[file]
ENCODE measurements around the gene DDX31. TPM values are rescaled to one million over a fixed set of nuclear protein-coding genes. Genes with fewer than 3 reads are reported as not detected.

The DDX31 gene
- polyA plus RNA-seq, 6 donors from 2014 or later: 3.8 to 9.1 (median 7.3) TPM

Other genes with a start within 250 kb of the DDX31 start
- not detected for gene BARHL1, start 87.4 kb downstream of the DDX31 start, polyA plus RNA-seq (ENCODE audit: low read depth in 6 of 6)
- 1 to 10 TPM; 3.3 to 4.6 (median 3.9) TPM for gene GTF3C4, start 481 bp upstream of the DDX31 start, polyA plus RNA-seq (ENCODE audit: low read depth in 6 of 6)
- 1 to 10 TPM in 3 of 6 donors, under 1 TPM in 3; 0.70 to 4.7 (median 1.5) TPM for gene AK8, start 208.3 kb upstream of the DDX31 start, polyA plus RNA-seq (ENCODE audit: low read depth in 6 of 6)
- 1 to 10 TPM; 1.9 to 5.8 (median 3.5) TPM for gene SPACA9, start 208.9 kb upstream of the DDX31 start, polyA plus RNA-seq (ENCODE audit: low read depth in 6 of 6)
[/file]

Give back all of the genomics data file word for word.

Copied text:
ENCODE measurements around the gene DDX31. TPM values are rescaled to one million over a fixed set of nuclear protein-coding genes. Genes with fewer than 3 reads are reported as not detected.

The DDX31 gene
- polyA plus RNA-seq, 6 donors from 2014 or later: 3.8 to 9.1 (median 7.3) TPM

Other genes with a start within 250 kb of the DDX31 start
- not detected for gene BARHL1, start 87.4 kb downstream of the DDX31 start, polyA plus RNA-seq (ENCODE audit: low read depth in 6 of 6)
- 1 to 10 TPM; 3.3 to 4.6 (median 3.9) TPM for gene GTF3C4, start 481 bp upstream of the DDX31 start, polyA plus RNA-seq (ENCODE audit: low read depth in 6 of 6)
- 1 to 10 TPM in 3 of 6 donors, under 1 TPM in 3; 0.70 to 4.7 (median 1.5) TPM for gene AK8, start 208.3 kb upstream of the DDX31 start, polyA plus RNA-seq (ENCODE audit: low read depth in 6 of 6)
- 1 to 10 TPM; 1.9 to 5.8 (median 3.5) TPM for gene SPACA9, start 208.9 kb upstream of the DDX31 start, polyA plus RNA-seq (ENCODE audit: low read depth in 6 of 6)